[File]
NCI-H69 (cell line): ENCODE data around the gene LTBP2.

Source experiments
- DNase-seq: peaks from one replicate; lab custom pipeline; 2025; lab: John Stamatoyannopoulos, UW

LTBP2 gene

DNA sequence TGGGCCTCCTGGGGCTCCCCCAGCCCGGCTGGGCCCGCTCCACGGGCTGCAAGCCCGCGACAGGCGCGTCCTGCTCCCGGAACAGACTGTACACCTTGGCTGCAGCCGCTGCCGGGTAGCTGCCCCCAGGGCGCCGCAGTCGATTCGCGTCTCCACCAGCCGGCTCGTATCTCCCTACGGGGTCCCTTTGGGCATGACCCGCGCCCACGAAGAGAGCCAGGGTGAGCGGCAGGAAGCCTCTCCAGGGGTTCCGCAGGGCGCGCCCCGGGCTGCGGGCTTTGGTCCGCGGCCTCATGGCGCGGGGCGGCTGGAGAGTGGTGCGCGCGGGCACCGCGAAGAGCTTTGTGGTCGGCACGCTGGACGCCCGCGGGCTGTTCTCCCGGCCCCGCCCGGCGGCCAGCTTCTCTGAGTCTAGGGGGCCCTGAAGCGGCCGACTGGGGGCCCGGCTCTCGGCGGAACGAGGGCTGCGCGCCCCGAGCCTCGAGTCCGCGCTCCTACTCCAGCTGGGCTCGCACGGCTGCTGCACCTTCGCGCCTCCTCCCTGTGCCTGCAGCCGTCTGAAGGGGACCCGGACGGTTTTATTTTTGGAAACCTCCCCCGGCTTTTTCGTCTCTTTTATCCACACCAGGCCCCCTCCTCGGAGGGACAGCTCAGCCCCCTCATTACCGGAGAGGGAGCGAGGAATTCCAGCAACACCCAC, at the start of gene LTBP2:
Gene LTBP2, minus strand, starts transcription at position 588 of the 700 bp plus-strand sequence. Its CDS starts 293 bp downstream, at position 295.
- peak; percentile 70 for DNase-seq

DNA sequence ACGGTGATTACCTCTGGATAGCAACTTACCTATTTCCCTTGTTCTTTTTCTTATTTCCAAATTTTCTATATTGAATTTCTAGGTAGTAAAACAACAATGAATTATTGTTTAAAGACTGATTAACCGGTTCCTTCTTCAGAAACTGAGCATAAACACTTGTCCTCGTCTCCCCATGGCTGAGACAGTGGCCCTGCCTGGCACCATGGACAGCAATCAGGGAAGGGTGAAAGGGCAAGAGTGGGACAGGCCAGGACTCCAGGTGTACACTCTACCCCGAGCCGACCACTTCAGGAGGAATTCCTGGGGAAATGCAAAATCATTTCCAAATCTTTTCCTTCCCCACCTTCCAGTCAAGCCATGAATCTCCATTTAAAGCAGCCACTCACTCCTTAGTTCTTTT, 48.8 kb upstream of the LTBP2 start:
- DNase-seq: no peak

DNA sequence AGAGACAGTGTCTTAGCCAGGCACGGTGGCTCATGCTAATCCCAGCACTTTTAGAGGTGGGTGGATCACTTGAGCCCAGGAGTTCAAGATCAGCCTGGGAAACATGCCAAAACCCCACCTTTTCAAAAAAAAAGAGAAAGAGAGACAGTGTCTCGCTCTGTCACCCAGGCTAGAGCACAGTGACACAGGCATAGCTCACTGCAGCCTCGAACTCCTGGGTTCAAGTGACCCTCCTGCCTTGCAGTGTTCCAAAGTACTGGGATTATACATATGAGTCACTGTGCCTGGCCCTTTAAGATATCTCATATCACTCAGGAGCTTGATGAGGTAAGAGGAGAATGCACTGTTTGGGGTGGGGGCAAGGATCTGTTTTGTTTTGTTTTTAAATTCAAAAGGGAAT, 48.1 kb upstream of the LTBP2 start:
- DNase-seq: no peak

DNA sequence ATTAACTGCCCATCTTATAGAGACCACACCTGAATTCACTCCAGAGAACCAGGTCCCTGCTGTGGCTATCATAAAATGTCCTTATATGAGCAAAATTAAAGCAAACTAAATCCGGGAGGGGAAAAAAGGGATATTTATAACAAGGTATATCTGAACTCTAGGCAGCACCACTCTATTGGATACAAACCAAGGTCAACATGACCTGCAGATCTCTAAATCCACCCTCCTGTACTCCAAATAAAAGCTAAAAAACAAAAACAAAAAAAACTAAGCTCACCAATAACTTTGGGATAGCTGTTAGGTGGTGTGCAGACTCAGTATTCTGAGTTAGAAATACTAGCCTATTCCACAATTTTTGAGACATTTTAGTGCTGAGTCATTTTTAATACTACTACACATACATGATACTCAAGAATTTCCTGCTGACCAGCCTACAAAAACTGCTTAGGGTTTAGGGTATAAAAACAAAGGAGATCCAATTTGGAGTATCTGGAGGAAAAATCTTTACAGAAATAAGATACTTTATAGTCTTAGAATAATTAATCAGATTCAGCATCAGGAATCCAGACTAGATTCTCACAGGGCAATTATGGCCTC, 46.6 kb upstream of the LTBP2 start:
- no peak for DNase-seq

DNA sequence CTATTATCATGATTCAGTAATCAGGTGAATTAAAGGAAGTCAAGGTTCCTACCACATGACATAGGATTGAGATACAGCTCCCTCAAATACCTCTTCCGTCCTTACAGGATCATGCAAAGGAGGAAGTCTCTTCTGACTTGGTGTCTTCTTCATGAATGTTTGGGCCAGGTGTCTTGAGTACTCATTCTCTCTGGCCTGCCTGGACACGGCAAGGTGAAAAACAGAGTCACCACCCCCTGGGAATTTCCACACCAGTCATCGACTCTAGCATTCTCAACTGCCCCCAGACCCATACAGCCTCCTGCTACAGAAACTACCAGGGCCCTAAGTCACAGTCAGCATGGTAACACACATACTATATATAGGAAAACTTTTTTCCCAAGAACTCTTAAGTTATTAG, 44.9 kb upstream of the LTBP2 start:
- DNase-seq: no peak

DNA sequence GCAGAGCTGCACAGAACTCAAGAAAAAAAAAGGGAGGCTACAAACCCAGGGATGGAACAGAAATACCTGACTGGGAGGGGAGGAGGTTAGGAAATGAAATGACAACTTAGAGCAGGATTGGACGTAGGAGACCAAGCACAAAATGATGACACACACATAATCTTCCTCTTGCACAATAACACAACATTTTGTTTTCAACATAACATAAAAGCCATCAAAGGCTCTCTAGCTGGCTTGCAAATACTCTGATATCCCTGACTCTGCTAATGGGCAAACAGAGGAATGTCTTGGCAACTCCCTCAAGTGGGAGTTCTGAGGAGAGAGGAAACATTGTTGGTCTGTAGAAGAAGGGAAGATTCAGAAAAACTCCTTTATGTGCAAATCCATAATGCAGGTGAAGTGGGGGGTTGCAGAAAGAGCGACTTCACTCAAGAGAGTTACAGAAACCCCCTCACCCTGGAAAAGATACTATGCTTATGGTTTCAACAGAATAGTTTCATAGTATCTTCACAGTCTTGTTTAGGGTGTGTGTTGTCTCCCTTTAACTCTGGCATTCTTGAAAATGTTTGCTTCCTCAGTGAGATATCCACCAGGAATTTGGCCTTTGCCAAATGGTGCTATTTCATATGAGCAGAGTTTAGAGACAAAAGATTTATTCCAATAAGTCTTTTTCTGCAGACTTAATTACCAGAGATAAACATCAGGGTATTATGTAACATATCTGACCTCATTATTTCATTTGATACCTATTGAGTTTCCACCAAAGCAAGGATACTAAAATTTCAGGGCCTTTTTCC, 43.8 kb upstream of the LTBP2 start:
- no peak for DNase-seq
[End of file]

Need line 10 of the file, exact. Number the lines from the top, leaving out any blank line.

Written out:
DNA sequence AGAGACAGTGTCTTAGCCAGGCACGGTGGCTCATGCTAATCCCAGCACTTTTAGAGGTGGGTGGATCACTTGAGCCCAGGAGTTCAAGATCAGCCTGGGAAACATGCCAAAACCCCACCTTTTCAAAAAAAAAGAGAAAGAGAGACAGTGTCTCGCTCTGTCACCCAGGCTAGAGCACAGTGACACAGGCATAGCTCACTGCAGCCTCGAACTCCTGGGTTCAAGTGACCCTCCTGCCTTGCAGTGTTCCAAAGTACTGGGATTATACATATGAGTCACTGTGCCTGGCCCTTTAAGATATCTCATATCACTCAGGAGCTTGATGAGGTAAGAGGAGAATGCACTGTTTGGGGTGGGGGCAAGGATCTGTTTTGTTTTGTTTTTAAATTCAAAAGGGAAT, 48.1 kb upstream of the LTBP2 start: